Table of Contents
Novels by Jack McDevitt
THE HERCULES TEXT
TIME TRAVELERS NEVER DIE
The Academy (Priscilla Hutchins) Novels
THE ENGINES OF GOD
The Alex Benedict Novels
A TALENT FOR WAR
THE DEVIL’S EYE
SHIPS IN THE NIGHT
CRYPTIC: THE BEST SHORT FICTION OF JACK McDEVITT
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This is a work of fiction. Names, characters, places, and incidents either are the product of the author’s imagination or are used fictitiously, and any resemblance to actual persons, living or dead, business establishments, events, or locales is entirely coincidental. The publisher does not have any control over and does not assume any responsibility for author or third-party websites or their content.
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Library of Congress Cataloging-in-Publication Data
eISBN : 978-1-101-44490-0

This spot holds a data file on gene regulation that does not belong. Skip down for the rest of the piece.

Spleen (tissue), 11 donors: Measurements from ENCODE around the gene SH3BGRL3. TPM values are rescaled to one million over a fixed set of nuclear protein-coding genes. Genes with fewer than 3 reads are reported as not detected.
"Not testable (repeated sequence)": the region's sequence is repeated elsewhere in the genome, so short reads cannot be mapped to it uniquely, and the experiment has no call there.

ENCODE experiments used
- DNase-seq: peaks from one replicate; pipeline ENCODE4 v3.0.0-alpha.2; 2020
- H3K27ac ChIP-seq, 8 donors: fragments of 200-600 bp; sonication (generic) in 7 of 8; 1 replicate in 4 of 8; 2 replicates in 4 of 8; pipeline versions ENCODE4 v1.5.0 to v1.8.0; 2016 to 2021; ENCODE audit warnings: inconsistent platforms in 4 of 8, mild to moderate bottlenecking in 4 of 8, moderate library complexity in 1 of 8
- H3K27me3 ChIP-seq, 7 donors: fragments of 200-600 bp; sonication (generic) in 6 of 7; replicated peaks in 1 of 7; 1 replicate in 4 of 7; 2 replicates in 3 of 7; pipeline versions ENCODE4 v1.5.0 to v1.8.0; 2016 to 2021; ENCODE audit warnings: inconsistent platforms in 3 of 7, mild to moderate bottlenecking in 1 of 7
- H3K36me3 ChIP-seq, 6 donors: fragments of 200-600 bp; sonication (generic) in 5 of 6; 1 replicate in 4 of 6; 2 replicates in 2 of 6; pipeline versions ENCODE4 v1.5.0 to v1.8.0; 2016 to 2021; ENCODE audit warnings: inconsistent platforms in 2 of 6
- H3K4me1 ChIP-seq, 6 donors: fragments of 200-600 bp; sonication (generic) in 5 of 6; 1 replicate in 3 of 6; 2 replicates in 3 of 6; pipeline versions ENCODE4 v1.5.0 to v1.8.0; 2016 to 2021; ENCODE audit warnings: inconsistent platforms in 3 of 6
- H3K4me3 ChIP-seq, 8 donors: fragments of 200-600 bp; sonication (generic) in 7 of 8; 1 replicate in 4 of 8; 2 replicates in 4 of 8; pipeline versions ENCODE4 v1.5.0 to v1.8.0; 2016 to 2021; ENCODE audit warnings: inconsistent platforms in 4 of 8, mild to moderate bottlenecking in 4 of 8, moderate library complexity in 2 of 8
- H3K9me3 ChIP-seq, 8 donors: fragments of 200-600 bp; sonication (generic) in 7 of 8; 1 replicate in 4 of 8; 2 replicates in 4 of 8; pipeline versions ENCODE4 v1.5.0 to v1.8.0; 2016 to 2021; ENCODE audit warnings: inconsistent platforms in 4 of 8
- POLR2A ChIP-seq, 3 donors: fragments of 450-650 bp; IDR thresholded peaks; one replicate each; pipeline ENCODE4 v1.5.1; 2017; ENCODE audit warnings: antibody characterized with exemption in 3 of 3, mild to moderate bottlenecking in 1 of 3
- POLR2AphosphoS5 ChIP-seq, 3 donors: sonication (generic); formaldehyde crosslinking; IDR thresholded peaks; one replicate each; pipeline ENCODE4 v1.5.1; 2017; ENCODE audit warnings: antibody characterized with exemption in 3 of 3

1. Human-alien encounters—Fiction. I. Title.
For Ron Peifer,
always the man of the hour
I’m indebted for advice and technical assistance to David DeGraff of Alfred University, Walter Cuirle of the U.S. House of Representatives Page School, and Michael Fossel, author of
Cells, Aging, and Human Disease
. Thanks also to Ralph Vicinanza, for his continuing support. To Sara and Bob Schwager, for their suggestions. To my editor, Ginjer Buchanan. And to my wife, Maureen, who has to read the early version.
Lost in the wind was the last dying echo of who we were.
LATE WINTER, 1403, RIMWAY CALENDAR
Somerset Tuttle’s AI announced that Rachel had arrived.
“Do you wish to admit her, sir?”
“Of course, Jeremy. Tell her I’ll be right there.”
Rachel had been upset when she called. That was utterly out of character for her. Sunset, she’d said, verging on tears—he loved being addressed by the nickname, intended by his rivals as a commentary on his career, but which nevertheless had an adventurous ring—I have to see you. No. Tonight. Please. Whatever you’re doing. No, I don’t want to tell you over the circuit. Are you alone? Well, get rid of them. You won’t be sorry.
When he’d suggested they meet over dinner, she’d all but come apart.
“Now, Sunset. Please.”